Vermont physicians resist assisted suicide mandate

Two medical groups filed a lawsuit against two state medical agencies over an interpretation of a Vermont state law that allegedly requires physicians to help patients commit suicide, according the Washington Times.

South Burlington, Vt.-based Vermont Alliance for Ethical Healthcare and Christian Medical & Dental Associations in Bristol, Tenn., filed a lawsuit against two state medical agencies over their interpretation of Act 39, which was passed into law in Vermont in 2013.

According to the lawsuit, the agencies interpret Act 39 as a requirement for healthcare professionals to discuss the option of assisted suicide with patients if they ask about it. If physicians are not willing to counsel patients, they must refer them to a physician that will discuss the option, according to the Washington Times report.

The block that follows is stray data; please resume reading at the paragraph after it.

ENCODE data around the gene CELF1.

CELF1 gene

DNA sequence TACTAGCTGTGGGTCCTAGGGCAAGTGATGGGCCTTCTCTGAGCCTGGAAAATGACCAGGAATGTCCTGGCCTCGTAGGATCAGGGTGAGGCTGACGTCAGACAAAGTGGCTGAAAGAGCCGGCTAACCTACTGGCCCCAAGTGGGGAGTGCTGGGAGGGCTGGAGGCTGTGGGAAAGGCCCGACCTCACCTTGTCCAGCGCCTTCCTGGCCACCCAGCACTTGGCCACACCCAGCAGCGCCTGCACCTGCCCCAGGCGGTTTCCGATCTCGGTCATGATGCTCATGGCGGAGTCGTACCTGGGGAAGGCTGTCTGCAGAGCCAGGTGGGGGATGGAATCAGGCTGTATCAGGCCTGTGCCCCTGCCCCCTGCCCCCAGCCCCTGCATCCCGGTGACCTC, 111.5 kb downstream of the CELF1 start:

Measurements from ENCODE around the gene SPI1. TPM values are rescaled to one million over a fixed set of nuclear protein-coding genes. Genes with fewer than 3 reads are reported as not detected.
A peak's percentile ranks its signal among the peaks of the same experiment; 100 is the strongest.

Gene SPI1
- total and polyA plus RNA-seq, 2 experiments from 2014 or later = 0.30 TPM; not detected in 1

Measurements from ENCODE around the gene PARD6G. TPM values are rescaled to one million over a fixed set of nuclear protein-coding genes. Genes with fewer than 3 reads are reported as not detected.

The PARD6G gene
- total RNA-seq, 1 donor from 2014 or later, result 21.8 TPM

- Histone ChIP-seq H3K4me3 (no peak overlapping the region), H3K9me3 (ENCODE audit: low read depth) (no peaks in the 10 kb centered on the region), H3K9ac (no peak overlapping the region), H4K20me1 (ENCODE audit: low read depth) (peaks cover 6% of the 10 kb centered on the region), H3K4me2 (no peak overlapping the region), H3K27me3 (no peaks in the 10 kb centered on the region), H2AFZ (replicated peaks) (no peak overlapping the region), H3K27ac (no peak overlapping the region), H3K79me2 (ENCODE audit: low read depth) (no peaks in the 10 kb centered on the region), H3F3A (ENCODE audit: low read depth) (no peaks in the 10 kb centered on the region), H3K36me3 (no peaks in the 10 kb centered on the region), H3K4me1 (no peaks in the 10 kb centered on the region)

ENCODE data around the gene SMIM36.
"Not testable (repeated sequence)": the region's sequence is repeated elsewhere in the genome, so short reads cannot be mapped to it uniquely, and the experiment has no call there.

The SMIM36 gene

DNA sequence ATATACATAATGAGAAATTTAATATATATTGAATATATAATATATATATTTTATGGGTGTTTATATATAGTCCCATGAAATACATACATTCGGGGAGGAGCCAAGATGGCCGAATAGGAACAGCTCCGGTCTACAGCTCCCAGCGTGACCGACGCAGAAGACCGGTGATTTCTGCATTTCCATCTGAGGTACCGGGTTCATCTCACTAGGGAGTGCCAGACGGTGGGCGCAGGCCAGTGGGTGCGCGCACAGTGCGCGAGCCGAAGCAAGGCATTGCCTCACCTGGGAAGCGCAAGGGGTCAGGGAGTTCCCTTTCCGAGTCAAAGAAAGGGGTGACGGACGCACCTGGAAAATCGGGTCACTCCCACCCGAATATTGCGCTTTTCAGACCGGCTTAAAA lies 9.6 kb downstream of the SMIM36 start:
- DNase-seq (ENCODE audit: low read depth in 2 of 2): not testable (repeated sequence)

Opponents of the law argue that the law violates the First Amendment and specific regulations in the Affordable Care Act.

However, proponents of the law suggest that the groups' concerns should instead be directed at the state's Patient Bill of Rights, which requires physicians to inform patients of all options available to them. Act 39 does not require physicians to counsel patients on assisted-suicide specifically.

More articles about legal and regulatory issues:
Fraud prevention efforts save $42B for Medicare, Medicaid over 2 years
New RI law requires health plans to cover telemedicine services
Federal mental health bill aims to refocus treatment efforts: 5 things to know

Copyright © 2024 Becker's Healthcare. All Rights Reserved. Privacy Policy. Cookie Policy. Linking and Reprinting Policy.


Featured Whitepapers

Featured Webinars